The best counter-argument to all this is that we as a society have no right to demand that people keep on living in terrible pain when they, as competent adults, would prefer a quick death. My response is that this choice is not the one we are faced with. We have, as has been pointed out by many doctors, technologies and medications that can allow us to manage pain; we have psychologists, chaplains and other guides who can help people find and create meaning in their final days. All of this is brought together in the discipline of palliative care, which aims to help patients find the peace and dignity they want at the end of life, on their own terms. These technologies and approaches are not perfect, of course; they cannot prevent all suffering. But I have seen them work, seen that despite their suffering patients continue to love, to reconcile with estranged family members, to play music, to eat favourite foods, to reflect, and to find meaning in life.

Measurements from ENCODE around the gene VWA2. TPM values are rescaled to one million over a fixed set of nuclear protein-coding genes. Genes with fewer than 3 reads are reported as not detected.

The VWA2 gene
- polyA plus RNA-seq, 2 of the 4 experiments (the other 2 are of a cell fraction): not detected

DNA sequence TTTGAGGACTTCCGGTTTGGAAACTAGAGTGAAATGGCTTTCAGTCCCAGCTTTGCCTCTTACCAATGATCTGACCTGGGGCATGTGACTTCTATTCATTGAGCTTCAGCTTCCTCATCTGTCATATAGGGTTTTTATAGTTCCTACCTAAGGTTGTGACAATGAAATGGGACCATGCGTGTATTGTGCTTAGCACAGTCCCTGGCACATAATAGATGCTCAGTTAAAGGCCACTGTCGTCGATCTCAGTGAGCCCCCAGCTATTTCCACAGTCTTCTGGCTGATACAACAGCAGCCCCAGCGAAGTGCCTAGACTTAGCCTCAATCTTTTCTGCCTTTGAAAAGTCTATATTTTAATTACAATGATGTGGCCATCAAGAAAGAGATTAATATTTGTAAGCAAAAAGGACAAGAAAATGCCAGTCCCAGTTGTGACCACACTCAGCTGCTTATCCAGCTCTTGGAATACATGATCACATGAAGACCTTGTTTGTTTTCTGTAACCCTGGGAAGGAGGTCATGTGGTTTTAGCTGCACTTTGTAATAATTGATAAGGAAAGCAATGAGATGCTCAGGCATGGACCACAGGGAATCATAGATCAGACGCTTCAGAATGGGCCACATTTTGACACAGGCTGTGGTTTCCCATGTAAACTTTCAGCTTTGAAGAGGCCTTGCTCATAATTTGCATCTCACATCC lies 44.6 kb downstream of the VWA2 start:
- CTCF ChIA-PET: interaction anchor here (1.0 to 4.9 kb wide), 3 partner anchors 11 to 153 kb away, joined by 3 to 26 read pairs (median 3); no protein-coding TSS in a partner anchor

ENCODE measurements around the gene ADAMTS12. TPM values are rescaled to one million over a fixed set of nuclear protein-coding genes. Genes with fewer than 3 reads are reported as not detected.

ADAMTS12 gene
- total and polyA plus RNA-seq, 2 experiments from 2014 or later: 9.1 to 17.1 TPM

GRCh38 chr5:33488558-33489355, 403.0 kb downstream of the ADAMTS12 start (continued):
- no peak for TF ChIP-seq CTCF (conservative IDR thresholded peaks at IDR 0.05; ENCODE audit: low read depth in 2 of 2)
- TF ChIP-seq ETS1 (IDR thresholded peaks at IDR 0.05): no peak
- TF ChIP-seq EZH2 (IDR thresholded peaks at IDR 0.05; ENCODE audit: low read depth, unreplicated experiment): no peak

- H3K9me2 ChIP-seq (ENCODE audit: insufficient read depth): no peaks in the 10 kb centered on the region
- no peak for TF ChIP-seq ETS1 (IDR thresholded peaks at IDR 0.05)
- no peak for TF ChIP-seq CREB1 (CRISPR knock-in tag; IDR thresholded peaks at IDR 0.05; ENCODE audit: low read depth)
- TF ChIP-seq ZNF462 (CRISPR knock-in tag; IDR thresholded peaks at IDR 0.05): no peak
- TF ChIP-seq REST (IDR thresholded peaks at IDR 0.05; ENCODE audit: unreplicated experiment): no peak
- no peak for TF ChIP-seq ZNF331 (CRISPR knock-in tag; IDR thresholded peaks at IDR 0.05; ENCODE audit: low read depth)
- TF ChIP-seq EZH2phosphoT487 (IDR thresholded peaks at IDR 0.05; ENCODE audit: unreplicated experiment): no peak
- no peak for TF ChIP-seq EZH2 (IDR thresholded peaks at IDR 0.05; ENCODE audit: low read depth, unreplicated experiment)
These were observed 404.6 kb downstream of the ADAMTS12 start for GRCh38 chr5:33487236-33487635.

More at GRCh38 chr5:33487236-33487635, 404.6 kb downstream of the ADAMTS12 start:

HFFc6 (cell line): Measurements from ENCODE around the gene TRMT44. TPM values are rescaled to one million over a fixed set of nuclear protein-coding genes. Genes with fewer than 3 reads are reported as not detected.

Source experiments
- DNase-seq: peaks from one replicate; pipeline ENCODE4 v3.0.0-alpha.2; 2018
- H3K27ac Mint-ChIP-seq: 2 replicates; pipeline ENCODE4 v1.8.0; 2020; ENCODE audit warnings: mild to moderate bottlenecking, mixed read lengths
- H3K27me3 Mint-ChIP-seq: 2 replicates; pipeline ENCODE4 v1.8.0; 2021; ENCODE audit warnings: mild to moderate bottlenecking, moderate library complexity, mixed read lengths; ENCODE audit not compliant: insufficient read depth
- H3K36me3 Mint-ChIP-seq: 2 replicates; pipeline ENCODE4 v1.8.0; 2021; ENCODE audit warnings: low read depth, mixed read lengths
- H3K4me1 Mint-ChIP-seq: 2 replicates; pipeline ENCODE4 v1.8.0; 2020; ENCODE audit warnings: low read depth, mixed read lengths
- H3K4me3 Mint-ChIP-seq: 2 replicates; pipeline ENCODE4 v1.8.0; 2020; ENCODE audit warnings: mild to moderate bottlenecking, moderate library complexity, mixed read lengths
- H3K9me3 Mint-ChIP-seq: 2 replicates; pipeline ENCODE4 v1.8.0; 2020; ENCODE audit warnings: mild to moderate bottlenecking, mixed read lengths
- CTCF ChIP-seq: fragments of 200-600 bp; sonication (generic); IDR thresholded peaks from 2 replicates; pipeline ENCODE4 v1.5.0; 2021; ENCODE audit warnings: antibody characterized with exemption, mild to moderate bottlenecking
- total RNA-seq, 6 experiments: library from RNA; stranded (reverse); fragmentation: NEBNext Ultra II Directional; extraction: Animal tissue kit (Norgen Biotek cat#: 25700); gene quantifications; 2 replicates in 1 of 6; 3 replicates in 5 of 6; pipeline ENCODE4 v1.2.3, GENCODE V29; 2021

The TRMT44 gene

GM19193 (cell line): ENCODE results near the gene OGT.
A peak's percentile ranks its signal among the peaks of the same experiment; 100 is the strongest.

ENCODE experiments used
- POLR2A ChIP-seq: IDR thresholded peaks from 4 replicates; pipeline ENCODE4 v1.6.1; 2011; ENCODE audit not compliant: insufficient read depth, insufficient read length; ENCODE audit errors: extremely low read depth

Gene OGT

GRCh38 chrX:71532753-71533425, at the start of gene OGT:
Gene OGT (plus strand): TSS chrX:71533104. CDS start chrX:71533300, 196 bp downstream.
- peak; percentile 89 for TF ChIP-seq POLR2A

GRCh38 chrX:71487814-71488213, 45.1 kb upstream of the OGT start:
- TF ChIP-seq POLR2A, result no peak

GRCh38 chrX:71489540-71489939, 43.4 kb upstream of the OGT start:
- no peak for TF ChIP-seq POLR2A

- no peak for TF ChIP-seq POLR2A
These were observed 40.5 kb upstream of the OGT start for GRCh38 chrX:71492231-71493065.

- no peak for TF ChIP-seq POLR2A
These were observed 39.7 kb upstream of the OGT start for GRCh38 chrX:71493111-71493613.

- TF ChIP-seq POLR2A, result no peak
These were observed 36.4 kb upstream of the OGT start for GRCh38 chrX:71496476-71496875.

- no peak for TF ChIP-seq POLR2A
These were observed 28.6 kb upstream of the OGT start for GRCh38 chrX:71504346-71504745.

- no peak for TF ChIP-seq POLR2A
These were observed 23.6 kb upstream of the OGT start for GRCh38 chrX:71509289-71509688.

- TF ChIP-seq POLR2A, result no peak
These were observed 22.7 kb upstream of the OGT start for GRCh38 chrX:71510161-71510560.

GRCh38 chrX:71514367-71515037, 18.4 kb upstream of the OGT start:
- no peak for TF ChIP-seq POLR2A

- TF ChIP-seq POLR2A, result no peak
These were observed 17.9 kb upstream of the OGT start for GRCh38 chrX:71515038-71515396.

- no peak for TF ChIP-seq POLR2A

As a society we should be putting our efforts into improving end-of-life care. Palliative care in situations where an illness cannot be cured has proven to be less resource-intensive compared to aggressive treatment, or repeated stays in an intensive-care unit — both of which entail expensive medications and procedures, and the time of large numbers of specialized staff. As such, palliative care is a sustainable option, a responsible use of our health-care resources that ensures patients are able to die with dignity. Even though the process may be painful and draining for patients, families, doctors, nurses and other health professionals, I believe that the beauty and power of the human experience of creating, finding and holding onto meaning is worth it.
David Benrimoh is a first-year medical student at McGill University. He lives in Côte-St-Luc.